The Truth About Nationalized Healthcare

Nationalized healthcare doesn’t work, and I’ll tell you why:

I hold as my personal mantra in life that governments screw up everything they touch… and this goes for all governments, not just the United States Congress.

As I travel the world looking for great opportunities, I always try to understand the quality and efficiency of the local healthcare system. Sometimes I even go through it myself.  My conclusion? Most, if not all public healthcare systems are broken and drowning in red ink.

I could cite hundreds of examples– the English cancer patient who had his treatment cancelled 48-times in a row; the 25-week waiting period for heart surgery in Sweden; 2-3 year waiting period for simple blood tests in Canada; Cubans dying waiting in the emergency room; Hungarians who have to bribe their doctors for treatment.

The Italians, who run their budget deficit into the ground to pay 10% of GDP in annual healthcare costs, are routinely congratulated by the World Health Organization for quality healthcare… the WHO, of course, is the crack squad of bureaucrats that spent weeks laboring over whether or not to call the H1N1 outbreak a ‘pandemic.’

Meanwhile, the Italian government is in debt over 100% of GDP with an annual budget deficit equal to its healthcare costs. They can’t afford it, and they can’t find anyone to loan them the money to keep it going anymore.

The United States will not be able to afford its healthcare either, notwithstanding the extra ‘surtax’ that the government plans on pinning to the wealthy.  Even the concept of a national surtax is ludicrous– ‘wealth’ varies from place to place.

The $350,000 cut-off for the healthcare tax buys a different standard of living, depending on location; $350,000 is an enormous income in Houston, TX.  In New York City, after-tax, it barely pays the rent.  This is [one of] the same problems with minimum wage, but we won’t go there right now.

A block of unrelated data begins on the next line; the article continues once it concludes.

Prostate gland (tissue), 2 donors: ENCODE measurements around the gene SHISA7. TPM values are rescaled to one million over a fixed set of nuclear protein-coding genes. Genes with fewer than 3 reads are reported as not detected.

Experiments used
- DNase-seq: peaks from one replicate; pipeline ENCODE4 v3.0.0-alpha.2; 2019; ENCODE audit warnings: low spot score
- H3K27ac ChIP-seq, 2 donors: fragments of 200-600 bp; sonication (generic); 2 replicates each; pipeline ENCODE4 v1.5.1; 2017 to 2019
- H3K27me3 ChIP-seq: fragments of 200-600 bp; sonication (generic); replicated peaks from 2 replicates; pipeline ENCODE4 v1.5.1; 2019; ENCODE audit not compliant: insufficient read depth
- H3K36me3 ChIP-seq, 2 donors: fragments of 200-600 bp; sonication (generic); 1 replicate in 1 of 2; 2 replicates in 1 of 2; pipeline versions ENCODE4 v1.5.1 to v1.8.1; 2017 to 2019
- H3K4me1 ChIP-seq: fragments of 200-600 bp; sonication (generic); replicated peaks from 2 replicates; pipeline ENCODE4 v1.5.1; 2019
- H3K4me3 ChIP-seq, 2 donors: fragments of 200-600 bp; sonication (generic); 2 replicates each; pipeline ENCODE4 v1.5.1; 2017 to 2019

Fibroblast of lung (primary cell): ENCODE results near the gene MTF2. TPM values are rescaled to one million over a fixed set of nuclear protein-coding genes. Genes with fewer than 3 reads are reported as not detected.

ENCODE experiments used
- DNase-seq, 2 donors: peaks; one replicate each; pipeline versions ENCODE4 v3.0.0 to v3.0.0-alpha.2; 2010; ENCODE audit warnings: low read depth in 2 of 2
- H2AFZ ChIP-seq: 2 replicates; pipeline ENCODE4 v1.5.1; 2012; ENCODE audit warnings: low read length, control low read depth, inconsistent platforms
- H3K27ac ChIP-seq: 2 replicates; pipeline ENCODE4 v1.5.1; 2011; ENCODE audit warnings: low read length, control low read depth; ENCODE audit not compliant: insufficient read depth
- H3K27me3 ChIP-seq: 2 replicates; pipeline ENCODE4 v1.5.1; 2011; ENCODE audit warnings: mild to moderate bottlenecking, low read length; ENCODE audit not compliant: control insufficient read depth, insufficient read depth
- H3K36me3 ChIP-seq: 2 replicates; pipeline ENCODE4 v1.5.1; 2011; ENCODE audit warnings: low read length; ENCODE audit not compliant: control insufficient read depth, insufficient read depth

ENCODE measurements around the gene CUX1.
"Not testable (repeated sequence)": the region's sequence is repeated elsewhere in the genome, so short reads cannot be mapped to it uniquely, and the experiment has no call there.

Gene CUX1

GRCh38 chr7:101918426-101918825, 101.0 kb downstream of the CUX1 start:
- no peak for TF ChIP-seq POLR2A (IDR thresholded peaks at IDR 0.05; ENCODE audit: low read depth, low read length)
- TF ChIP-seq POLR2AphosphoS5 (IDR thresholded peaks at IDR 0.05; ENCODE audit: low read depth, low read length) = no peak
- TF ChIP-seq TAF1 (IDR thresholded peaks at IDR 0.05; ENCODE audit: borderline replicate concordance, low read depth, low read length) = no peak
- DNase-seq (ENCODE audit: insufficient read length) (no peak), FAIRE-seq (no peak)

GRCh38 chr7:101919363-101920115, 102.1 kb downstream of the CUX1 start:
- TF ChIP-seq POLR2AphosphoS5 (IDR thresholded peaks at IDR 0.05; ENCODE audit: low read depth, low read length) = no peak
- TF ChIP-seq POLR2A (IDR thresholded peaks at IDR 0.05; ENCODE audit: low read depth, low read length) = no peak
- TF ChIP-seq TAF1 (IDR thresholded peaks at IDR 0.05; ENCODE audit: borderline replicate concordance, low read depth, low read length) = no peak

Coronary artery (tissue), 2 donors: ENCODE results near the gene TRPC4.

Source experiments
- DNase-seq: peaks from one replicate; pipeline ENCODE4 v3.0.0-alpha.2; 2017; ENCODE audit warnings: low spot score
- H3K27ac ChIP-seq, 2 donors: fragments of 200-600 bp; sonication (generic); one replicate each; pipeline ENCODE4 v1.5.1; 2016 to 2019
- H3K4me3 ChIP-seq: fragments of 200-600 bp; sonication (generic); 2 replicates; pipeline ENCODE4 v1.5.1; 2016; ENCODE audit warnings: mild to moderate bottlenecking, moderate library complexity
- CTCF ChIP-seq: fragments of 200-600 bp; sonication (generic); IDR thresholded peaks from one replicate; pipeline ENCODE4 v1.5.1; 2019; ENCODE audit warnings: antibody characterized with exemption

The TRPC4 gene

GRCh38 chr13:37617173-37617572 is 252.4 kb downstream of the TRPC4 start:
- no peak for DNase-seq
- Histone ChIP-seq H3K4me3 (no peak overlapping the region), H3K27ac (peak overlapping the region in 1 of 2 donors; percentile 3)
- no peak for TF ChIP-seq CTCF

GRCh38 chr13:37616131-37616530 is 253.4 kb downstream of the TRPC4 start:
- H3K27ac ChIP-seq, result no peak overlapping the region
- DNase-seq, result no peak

I would invite any member of Congress who thinks that the government can efficiently run a national healthcare system to take a tour of any VA hospital in the United States– you know, those places where doctors exposed 10,000 veterans to HIV and the hepatitis virus, and where they routinely botched radiation treatments to cancer patients…

Similarly, waiting lists at VA hospitals can take years… and I can attest from personal experience.  I simply cannot begin to imagine the disastrous inefficiency that will ensue when a national health plan, that no legislator has actually read, is rolled out across America…

In the words of Canadian Supreme Court Chief Justice Beverly McLachlin wrote, “access to a waiting list is not access to healthcare.”

Now, before you eat me alive and tell me that private insurance companies in America are corrupt and perverse, let me cut you off at the pass and tell you that I am inclined to agree. Insurance companies are in business to make money, and they generate the most profits by taking in the highest premiums paying out the fewest claims.

Naturally, the interests of the insurance companies are at odds with the patient.

I am a firm believer that the best and highest value in any situation can be created when interests are aligned. This is why the existing private system is a flawed solution (though a slightly better one than a public system).

So what can you do about it? How can you align interests with your healthcare provider?

Internationalize. Establish direct relationships with hospitals and physicians.

Because I travel so much, people often ask me what I do when I get sick… simple: hope like hell I’m not in the United States.  In Panama, I have a variety of doctors’ personal mobile phone numbers. We are on a first name basis, and I have no problem calling them on Sunday night if I need anything.

My experiences in private Panamanian hospitals have been fantastic. I took a friend to get a full body work up including X-rays, multiple consultations, and pharma… total price tag? Less than $100.

My friend and partner Matt has a heart surgeon on speed dial during the time of year he lives in Buenos Aires; the doctor makes house calls for 150 pesos ($39) to take care of the kids…  a heart surgeon for $39.

More on healthcare in future missives; I would like to open this up to discussion as I’m sure you have personal experiences… please comment to share.

About the author

James Hickman (aka Simon Black) is an international investor, entrepreneur, and founder of Sovereign Man. His free daily e-letter Notes from the Field is about using the experiences from his life and travels to help you achieve more freedom, make more money, keep more of it, and protect it all from bankrupt governments.

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